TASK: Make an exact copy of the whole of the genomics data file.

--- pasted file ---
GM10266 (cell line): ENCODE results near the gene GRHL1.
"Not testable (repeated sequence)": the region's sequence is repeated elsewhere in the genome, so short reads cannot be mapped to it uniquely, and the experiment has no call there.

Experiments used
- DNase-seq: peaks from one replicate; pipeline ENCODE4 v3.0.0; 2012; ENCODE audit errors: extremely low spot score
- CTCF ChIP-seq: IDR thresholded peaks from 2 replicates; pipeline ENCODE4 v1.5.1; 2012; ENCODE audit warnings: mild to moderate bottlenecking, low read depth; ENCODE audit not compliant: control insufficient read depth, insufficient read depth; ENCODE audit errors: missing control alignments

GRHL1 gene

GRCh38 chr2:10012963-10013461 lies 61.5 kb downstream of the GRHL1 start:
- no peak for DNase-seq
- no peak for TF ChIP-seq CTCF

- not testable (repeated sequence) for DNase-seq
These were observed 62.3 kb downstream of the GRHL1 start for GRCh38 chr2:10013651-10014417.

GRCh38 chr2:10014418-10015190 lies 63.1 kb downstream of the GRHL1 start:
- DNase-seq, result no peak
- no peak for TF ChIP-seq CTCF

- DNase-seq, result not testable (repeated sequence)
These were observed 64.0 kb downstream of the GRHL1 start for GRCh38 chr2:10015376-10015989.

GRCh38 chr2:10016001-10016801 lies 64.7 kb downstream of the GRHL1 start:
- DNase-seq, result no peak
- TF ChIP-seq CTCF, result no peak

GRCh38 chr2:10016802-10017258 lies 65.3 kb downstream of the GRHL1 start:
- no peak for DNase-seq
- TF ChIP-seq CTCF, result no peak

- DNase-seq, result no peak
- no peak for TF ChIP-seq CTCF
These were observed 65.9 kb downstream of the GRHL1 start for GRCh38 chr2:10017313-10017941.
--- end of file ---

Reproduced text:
GM10266 (cell line): ENCODE results near the gene GRHL1.
"Not testable (repeated sequence)": the region's sequence is repeated elsewhere in the genome, so short reads cannot be mapped to it uniquely, and the experiment has no call there.

Experiments used
- DNase-seq: peaks from one replicate; pipeline ENCODE4 v3.0.0; 2012; ENCODE audit errors: extremely low spot score
- CTCF ChIP-seq: IDR thresholded peaks from 2 replicates; pipeline ENCODE4 v1.5.1; 2012; ENCODE audit warnings: mild to moderate bottlenecking, low read depth; ENCODE audit not compliant: control insufficient read depth, insufficient read depth; ENCODE audit errors: missing control alignments

GRHL1 gene

GRCh38 chr2:10012963-10013461 lies 61.5 kb downstream of the GRHL1 start:
- no peak for DNase-seq
- no peak for TF ChIP-seq CTCF

- not testable (repeated sequence) for DNase-seq
These were observed 62.3 kb downstream of the GRHL1 start for GRCh38 chr2:10013651-10014417.

GRCh38 chr2:10014418-10015190 lies 63.1 kb downstream of the GRHL1 start:
- DNase-seq, result no peak
- no peak for TF ChIP-seq CTCF

- DNase-seq, result not testable (repeated sequence)
These were observed 64.0 kb downstream of the GRHL1 start for GRCh38 chr2:10015376-10015989.

GRCh38 chr2:10016001-10016801 lies 64.7 kb downstream of the GRHL1 start:
- DNase-seq, result no peak
- TF ChIP-seq CTCF, result no peak

GRCh38 chr2:10016802-10017258 lies 65.3 kb downstream of the GRHL1 start:
- no peak for DNase-seq
- TF ChIP-seq CTCF, result no peak

- DNase-seq, result no peak
- no peak for TF ChIP-seq CTCF
These were observed 65.9 kb downstream of the GRHL1 start for GRCh38 chr2:10017313-10017941.